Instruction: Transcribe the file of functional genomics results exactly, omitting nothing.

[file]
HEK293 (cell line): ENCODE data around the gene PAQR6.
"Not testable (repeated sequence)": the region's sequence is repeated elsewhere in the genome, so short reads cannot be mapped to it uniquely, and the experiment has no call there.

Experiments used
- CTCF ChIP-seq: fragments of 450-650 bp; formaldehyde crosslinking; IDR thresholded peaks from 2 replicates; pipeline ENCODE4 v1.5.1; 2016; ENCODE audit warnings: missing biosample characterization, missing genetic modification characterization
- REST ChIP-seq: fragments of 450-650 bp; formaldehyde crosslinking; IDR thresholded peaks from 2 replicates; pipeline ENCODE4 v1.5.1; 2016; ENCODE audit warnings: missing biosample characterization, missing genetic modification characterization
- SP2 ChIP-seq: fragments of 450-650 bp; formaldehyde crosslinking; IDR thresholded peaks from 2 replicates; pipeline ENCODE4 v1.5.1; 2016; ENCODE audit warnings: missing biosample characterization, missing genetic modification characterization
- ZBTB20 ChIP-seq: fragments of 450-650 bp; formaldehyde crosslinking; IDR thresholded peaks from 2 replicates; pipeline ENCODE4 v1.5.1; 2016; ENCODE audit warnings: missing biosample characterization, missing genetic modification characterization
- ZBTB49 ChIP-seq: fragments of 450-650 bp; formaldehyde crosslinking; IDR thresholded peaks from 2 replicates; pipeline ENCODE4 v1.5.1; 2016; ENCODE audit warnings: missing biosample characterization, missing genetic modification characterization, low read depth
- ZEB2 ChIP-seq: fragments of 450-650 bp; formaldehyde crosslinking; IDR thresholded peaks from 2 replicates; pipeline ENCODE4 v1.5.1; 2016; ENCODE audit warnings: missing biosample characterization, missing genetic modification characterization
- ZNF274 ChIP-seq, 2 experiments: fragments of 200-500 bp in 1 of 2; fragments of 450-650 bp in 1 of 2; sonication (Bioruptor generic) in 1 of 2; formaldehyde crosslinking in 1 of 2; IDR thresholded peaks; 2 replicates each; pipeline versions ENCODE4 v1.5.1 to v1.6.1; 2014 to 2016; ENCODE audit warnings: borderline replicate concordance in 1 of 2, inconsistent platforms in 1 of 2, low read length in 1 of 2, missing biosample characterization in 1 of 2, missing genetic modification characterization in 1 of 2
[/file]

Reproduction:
HEK293 (cell line): ENCODE data around the gene PAQR6.
"Not testable (repeated sequence)": the region's sequence is repeated elsewhere in the genome, so short reads cannot be mapped to it uniquely, and the experiment has no call there.

Experiments used
- CTCF ChIP-seq: fragments of 450-650 bp; formaldehyde crosslinking; IDR thresholded peaks from 2 replicates; pipeline ENCODE4 v1.5.1; 2016; ENCODE audit warnings: missing biosample characterization, missing genetic modification characterization
- REST ChIP-seq: fragments of 450-650 bp; formaldehyde crosslinking; IDR thresholded peaks from 2 replicates; pipeline ENCODE4 v1.5.1; 2016; ENCODE audit warnings: missing biosample characterization, missing genetic modification characterization
- SP2 ChIP-seq: fragments of 450-650 bp; formaldehyde crosslinking; IDR thresholded peaks from 2 replicates; pipeline ENCODE4 v1.5.1; 2016; ENCODE audit warnings: missing biosample characterization, missing genetic modification characterization
- ZBTB20 ChIP-seq: fragments of 450-650 bp; formaldehyde crosslinking; IDR thresholded peaks from 2 replicates; pipeline ENCODE4 v1.5.1; 2016; ENCODE audit warnings: missing biosample characterization, missing genetic modification characterization
- ZBTB49 ChIP-seq: fragments of 450-650 bp; formaldehyde crosslinking; IDR thresholded peaks from 2 replicates; pipeline ENCODE4 v1.5.1; 2016; ENCODE audit warnings: missing biosample characterization, missing genetic modification characterization, low read depth
- ZEB2 ChIP-seq: fragments of 450-650 bp; formaldehyde crosslinking; IDR thresholded peaks from 2 replicates; pipeline ENCODE4 v1.5.1; 2016; ENCODE audit warnings: missing biosample characterization, missing genetic modification characterization
- ZNF274 ChIP-seq, 2 experiments: fragments of 200-500 bp in 1 of 2; fragments of 450-650 bp in 1 of 2; sonication (Bioruptor generic) in 1 of 2; formaldehyde crosslinking in 1 of 2; IDR thresholded peaks; 2 replicates each; pipeline versions ENCODE4 v1.5.1 to v1.6.1; 2014 to 2016; ENCODE audit warnings: borderline replicate concordance in 1 of 2, inconsistent platforms in 1 of 2, low read length in 1 of 2, missing biosample characterization in 1 of 2, missing genetic modification characterization in 1 of 2